Cities in developing countries are found in various stages. Initially, when the population was small, water supply came from wells or from a nearby body of water and sewage was released in storm sewerage (when found) or they evolve to black wells or septic systems. This risks contaminating drinking water with sewage, which is heightened when the land has a low capacity for infiltration. In this situation, cesspools do not function and sewage flows through the streets or through storm sewers. This stage is previous to the hygienist stage and produced the proliferation of water born disease. In this pre-hygienist stage, diseases such as diarrhea are the principal cause of child mortality.

Unfortunately, Brazil is still in the hygienist phase due to the lack of sewage treatment, transfer of flooding in storm sewers and lack of control of solid wastes.

 

 

Water and sewage

Water and sewerage services in Brazil are summarized in Table 2. One can observe that the water supply coverage in Brazil is high, but the coverage of sewage collection and treatment is low.

 

 

Water supply services suffer from a number of chronic problems: the preservation of urban water sources, water lost in distribution and a lack of rationalization of the use of water at a domestic and industrial level.

Urban development has produced a cycle of contamination, generated by the effluents of the urban population, which include domestic and industrial sewage and rainwater runoff. This process is due to:

  • Release of untreated sanitary sewage in rivers, contaminating them.
  • Storm sewers transport a large quantity of organic pollution and metals that reach the rivers in rainy periods.
  • Contamination of underground water by industrial and domestic effluents, by means of cesspools, leaks from sanitary sewage systems and storm drains, among others.
  • Deposits of urban solid waste that contaminates surface and underground waters, functioning as permanent sources of contamination.
  • The occupation of urban land without control of its impact on water resources.

Over time, locations that have water supply tend to reduce the quality of their water or demand greater chemical treatment of the water supplied to the population. Therefore, even if there is now good water supply coverage in Brazil, it can become compromised if measures to control the cycle of contamination are not taken.

Legislation for the protection of water sources has been approved in most Brazilian States protecting the hydrographic basins used to supply cities. In these areas, urban land cannot be used in a way that compromises the quality of drinking water supplies.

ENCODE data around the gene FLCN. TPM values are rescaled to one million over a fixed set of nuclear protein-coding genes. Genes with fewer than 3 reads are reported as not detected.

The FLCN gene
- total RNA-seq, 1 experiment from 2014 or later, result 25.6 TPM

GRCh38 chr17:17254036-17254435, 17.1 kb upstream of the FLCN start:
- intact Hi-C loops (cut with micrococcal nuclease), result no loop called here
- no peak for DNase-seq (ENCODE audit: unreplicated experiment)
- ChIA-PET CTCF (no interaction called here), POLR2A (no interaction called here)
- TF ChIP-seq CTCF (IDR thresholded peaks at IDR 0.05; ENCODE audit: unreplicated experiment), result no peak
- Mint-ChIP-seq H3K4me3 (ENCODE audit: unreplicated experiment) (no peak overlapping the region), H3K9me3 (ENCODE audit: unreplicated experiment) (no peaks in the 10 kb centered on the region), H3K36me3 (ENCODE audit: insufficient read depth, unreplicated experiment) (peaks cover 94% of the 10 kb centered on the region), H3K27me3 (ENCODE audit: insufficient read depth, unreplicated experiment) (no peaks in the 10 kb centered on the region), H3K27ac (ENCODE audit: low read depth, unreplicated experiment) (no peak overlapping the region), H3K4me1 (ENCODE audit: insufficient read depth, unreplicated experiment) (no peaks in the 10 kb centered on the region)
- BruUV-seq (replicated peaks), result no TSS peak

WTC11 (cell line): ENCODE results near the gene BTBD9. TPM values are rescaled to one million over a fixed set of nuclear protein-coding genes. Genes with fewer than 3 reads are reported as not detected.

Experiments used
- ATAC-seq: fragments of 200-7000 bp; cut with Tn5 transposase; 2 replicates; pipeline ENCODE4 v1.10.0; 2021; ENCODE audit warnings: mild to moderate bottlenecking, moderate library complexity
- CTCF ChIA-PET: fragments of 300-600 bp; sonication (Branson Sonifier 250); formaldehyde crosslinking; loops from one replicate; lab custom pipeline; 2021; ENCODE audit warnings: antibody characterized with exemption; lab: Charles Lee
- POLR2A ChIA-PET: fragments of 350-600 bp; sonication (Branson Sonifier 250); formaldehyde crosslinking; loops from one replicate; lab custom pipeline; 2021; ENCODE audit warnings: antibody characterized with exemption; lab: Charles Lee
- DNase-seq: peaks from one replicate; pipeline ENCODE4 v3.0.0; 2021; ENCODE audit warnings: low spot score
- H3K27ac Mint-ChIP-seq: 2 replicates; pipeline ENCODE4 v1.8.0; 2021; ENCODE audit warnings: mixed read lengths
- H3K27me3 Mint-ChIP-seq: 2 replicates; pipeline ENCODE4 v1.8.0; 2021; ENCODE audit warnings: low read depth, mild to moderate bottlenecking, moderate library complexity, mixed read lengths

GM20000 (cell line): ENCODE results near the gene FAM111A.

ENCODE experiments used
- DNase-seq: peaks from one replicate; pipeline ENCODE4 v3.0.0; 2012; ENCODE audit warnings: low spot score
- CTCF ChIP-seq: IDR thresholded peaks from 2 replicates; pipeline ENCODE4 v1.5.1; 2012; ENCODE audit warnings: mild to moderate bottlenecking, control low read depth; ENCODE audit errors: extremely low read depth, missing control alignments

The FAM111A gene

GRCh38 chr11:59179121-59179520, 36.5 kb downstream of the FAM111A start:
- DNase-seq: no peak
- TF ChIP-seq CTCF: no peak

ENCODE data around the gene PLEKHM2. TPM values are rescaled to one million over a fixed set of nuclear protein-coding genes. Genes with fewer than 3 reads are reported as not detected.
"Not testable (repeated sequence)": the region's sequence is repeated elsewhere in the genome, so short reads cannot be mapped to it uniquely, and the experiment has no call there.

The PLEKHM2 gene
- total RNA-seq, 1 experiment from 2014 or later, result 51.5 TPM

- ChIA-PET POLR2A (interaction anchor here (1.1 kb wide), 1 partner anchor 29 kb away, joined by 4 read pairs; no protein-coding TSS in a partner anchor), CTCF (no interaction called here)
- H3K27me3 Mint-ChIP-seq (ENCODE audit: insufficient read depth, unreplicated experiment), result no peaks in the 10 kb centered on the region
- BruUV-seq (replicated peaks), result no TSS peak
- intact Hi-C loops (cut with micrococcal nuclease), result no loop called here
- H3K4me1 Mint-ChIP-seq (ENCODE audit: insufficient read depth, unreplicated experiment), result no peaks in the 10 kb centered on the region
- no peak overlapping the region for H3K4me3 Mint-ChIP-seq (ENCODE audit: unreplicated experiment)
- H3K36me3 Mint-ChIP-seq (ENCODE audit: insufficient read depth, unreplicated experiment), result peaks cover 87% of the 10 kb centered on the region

With the growth of cities, these protected areas suffer pressure from occupations because of high real estate values in the region and by the lack of interest among landowners to protect the areas, given that they lose value because of the protections, yet the landowners must pay taxes. These areas are invaded by low income populations and the immediate consequence is increased pollution. Many landowners encourage invasions to be able to sell their property to the government.

The principal lesson that can be drawn from this scenario is that upon declaring that the hydrographic basin of the water source has public utility, it should be purchased by the government or economic value should be created for the property, through the generation of an indirect market for the region (environmental compensation market, development rights etc.), or other types of benefits for the landowners, to compensate for the prohibition of its use and encourage them to preserve it. For example, in the South or Southeast, the average flow yield is 20 l.s-1.km-2. Considering 60% of this amount is the regularized flow, 1 hectare can provide water for sixty people or 15 families. The area can be rented for 0.5% of the value of the property per month with the agreement of the owner to preserve the area in its natural conditions. The rental value would represent an increased cost on the water bill from 5% - 15%. This increase is the price to be paid to guarantee the quality of the water over time.